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Variations in yield and gluten proteins in durum wheat varieties under late‐season foliar versus soil application of nitrogen fertilizer in a northern Mediterranean environment

Visioli, Giovanna, Bonas, Urbana, Dal Cortivo, Cristian, Pasini, Gabriella, Marmiroli, Nelson, Mosca, Giuliano, Vamerali, Teofilo
Journal of the science of food and agriculture 2018 v.98 no.6 pp. 2360-2369
Mediterranean climate, canopy, durum wheat, ecosystem services, environmental sustainability, fertilizer application, field experimentation, gliadin, gluten, glutenins, grain yield, high-yielding varieties, nitrogen, nitrogen fertilizers, pasta, polyacrylamide gel electrophoresis, protein content, protein subunits, semolina, sodium dodecyl sulfate, soil, soil treatment, Italy, Mediterranean region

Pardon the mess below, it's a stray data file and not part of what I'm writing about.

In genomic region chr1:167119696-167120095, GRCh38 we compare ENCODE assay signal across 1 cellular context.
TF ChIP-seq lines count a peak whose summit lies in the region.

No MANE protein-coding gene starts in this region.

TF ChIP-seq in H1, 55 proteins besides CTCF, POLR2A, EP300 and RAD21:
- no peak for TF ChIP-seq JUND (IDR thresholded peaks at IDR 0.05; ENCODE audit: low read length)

BACKGROUND: With the increasing demand for high‐quality foodstuffs and concern for environmental sustainability, late‐season nitrogen (N) foliar fertilization of common wheat is now an important and widespread practice. This study investigated the effects of late‐season foliar versus soil N fertilization on yield and protein content of four varieties of durum wheat, Aureo, Ariosto, Biensur and Liberdur, in a three‐year field trial in northern Italy. RESULTS: Variations in low‐molecular‐weight glutenins (LMW‐GS), high‐molecular‐weight glutenins (HMW‐GS) and gliadins were assessed by sodium dodecyl sulfate polyacrylamide gel electrophoresis (SDS‐PAGE). It was found that N applied to the canopy did not improve protein rate compared with N application to the soil (general mean 138 mg g⁻¹), but moderately increased productivity in the high‐yielding varieties Liberdur and Biensur (three‐year means 7.23 vs 7.13 and 7.53 vs 7.09 t ha⁻¹ respectively). Technological quality was mainly related to variety choice, Aureo and Ariosto having higher protein rates and glutenin/gliadin ratios. Also found was a strong ‘variety × N application method’ interaction in the proportions of protein subunits within each class, particularly LMW‐GS and gliadins. A promising result was the higher N uptake efficiency, although as apparent balance, combined with higher HMW/LMW‐GS ratio in var. Biensur. CONCLUSION: Late‐season foliar N fertilization allows N fertilizer saving, potentially providing environmental benefits in the rainy climate of the northern Mediterranean area, and also leads to variety‐dependent up‐regulation of essential LMW‐GS and gliadins. Variety choice is a key factor in obtaining high technological quality, although it is currently associated with modest grain yield. This study provides evidence of high quality in the specific high‐yielding variety Biensur, suggesting its potential as a mono‐varietal semolina for pasta production. © 2017 Society of Chemical Industry